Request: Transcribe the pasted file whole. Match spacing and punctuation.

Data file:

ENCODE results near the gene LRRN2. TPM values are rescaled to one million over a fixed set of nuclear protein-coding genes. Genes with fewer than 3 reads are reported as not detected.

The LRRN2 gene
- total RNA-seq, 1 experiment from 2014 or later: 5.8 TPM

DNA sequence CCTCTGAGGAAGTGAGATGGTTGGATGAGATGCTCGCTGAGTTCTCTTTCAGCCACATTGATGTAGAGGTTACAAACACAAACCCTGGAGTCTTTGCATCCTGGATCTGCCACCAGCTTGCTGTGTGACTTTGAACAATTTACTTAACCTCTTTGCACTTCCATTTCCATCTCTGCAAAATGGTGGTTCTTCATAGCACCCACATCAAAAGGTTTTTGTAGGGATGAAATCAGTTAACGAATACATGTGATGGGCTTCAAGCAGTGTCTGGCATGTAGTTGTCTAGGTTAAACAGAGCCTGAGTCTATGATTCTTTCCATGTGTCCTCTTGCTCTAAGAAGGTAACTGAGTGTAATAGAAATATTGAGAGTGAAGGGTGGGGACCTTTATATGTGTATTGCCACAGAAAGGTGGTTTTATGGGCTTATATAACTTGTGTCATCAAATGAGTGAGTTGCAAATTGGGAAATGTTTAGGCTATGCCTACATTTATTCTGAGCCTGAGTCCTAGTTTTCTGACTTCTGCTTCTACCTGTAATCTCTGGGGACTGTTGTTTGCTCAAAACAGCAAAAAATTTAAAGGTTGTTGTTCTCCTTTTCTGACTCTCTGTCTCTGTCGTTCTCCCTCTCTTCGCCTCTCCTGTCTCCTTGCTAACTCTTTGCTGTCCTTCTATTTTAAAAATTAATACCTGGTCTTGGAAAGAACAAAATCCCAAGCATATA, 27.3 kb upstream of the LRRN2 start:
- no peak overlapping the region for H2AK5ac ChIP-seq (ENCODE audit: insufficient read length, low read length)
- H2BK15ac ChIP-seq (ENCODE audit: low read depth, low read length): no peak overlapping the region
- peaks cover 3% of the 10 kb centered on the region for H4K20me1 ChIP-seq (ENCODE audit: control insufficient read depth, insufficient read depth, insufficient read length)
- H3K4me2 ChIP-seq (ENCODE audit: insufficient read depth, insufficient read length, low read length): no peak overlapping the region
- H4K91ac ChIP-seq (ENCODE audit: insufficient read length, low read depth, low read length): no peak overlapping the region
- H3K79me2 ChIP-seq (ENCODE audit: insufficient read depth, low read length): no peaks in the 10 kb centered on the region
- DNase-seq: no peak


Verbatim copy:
ENCODE results near the gene LRRN2. TPM values are rescaled to one million over a fixed set of nuclear protein-coding genes. Genes with fewer than 3 reads are reported as not detected.

The LRRN2 gene
- total RNA-seq, 1 experiment from 2014 or later: 5.8 TPM

DNA sequence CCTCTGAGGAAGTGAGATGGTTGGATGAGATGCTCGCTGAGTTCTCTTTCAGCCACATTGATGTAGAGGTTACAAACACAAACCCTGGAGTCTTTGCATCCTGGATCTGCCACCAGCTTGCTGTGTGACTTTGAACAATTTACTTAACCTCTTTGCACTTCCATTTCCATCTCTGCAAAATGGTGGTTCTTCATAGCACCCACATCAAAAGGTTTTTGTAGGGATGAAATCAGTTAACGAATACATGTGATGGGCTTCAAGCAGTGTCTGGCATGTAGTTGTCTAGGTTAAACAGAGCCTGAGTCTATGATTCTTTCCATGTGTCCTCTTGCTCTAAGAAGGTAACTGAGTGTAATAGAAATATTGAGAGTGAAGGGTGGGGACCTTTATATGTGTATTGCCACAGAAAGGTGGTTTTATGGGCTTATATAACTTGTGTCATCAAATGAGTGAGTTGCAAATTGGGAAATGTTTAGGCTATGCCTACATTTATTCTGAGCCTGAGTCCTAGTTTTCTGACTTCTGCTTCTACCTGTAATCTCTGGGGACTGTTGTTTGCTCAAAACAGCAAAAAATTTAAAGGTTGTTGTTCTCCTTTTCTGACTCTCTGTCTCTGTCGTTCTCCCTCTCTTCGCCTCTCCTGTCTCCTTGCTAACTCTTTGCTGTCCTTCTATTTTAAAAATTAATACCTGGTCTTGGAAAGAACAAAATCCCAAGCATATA, 27.3 kb upstream of the LRRN2 start:
- no peak overlapping the region for H2AK5ac ChIP-seq (ENCODE audit: insufficient read length, low read length)
- H2BK15ac ChIP-seq (ENCODE audit: low read depth, low read length): no peak overlapping the region
- peaks cover 3% of the 10 kb centered on the region for H4K20me1 ChIP-seq (ENCODE audit: control insufficient read depth, insufficient read depth, insufficient read length)
- H3K4me2 ChIP-seq (ENCODE audit: insufficient read depth, insufficient read length, low read length): no peak overlapping the region
- H4K91ac ChIP-seq (ENCODE audit: insufficient read length, low read depth, low read length): no peak overlapping the region
- H3K79me2 ChIP-seq (ENCODE audit: insufficient read depth, low read length): no peaks in the 10 kb centered on the region
- DNase-seq: no peak